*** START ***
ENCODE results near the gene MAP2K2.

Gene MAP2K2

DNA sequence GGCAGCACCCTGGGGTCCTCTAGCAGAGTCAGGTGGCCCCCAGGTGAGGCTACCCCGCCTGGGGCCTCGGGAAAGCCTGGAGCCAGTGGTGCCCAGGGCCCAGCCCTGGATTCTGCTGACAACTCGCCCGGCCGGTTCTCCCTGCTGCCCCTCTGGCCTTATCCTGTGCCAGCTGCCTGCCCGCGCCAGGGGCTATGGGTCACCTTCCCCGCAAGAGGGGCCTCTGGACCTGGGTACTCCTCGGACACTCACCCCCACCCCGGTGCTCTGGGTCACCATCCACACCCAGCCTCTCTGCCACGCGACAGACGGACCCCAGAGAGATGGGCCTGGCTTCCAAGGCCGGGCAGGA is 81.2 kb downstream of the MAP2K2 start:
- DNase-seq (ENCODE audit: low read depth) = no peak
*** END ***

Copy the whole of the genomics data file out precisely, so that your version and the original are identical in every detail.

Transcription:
ENCODE results near the gene MAP2K2.

Gene MAP2K2

DNA sequence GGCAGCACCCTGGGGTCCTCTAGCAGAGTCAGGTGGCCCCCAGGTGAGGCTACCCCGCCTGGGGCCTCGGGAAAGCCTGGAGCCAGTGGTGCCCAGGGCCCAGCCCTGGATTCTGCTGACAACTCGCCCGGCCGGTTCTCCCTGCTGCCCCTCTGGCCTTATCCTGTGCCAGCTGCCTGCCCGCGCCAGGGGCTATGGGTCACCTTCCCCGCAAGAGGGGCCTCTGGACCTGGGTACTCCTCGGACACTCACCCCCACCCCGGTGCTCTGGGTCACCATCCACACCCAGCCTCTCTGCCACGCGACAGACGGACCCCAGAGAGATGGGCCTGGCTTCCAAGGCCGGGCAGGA is 81.2 kb downstream of the MAP2K2 start:
- DNase-seq (ENCODE audit: low read depth) = no peak